Case Study: Kings Canyon California

First, a little background. With the new computer has come a lot of resources I wasn’t able to utilize before, the most important of which is sheer processing power, allowing me to iterate faster and try new things. I was also able to finally get QGIS to work on this new computer, so my new pastime is taking real world height data, and trying to recreate similar effects in World Machine. My first attempt at this quickly spiraled out of control, so I thought I’d start this thread early, and post updates as I learn more and refine my technique.

The first area I’m looking to recreate is a portion of the Kings Canyon National Park in California. With my recent obsession with the mechanics of geology, specifically plate tectonics, I’ve been looking more and more closely at mountain ranges and valleys near plate boundaries. California is a great resource for this, as it’s a fairly active boundary, and there is an abundance of high quality/resolution height data available from US government agencies.

Here is an image showing the area I’m working on, produced from the aforementioned height data:

This area had a lot of variation in height, so I thought it would be a good place to start. It also has some very obvious river valleys, which gave me an excuse to learn how to better use the river device, rather than just relying on Flow Reconstruction + Create Water. This first attempt I’ve made I’m viewing as more a “Proof of concept” as the details aren’t quite right. I should note I’m not looking to exactly match the source image, more just recreate the style of terrain.

As you can see, there is not nearly enough detail, but I believe it’s a good start. Or at least, shows that my process has potential to work. I’ll be reworking this from the ground up, and posting results as I figure more out and progress ever closer to the style of Kings Canyon.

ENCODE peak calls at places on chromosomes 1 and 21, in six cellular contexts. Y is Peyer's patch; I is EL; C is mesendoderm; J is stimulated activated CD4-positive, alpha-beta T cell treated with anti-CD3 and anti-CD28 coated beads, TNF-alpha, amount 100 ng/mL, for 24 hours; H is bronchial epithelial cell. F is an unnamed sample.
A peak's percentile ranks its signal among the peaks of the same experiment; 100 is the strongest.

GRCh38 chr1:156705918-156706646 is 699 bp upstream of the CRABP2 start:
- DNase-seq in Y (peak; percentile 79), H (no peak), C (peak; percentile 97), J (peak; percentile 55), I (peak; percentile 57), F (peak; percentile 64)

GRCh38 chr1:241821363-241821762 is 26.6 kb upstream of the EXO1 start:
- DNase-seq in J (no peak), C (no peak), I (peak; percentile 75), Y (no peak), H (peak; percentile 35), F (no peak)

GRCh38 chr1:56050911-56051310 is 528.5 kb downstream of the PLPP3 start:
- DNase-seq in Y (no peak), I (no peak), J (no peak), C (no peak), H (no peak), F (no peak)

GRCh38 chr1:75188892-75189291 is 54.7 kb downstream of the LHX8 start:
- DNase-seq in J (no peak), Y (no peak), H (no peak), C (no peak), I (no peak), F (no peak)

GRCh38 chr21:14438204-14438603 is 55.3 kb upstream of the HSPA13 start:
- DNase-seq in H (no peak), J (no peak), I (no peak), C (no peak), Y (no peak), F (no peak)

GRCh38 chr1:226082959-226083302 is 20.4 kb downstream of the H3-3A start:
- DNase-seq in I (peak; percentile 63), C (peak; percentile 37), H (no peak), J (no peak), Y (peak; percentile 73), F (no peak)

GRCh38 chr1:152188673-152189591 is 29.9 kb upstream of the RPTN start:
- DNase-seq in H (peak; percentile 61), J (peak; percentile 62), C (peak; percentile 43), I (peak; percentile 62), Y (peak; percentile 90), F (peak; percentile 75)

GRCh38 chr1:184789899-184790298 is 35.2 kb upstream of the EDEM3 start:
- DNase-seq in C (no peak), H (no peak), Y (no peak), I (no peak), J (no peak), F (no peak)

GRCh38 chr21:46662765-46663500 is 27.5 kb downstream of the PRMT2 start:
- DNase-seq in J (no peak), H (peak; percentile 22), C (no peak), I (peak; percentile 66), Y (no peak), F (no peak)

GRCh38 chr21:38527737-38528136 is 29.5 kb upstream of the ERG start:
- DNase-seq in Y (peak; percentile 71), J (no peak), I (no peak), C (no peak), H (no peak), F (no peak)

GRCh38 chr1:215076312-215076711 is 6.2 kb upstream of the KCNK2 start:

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Very substantially similar! Just a bit of additional rough surface detail, as well as some ‘meat’ in the middle elevations compared to the reference.

Out of curiosity, if you run your version into the Mimic device and put the source in as a reference, what do you get? It adjusts surface roughness as well as the height distribution to match the source…

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I’ve never actually messed around with the Mimic device before! Using the source as the input, it is immediately much closer to what I was aiming for (Though the banding present shows up quite distinctly). It’s also given me a couple ideas that I want to explore outside of this case study.

I just looked on Google Earth for this area, as I wasn’t familiar with it, and it does seem your terrain is a bit too steep/peaky? And mostly, it appears to be too thin at the top, but this is just me quickly glancing over the area in Google Earth.

Looking forward to the end result!

I believe a lot of the problem with the peaks in my version has to do with scale. It’s hard to be certain, as I’m not completely familiar with QGIS yet, but I think the area my source heightmap is looking at is significantly smaller than the 8km world extents in the project. Cross that with my being much more comfortable making much larger scale scenes, and you get small scale detail blown up to large scale sizes, which doesn’t always look the greatest. In the newest iteration of the project, I’m trying to work at a much smaller scale than I’m used to, so hopefully that pans out!

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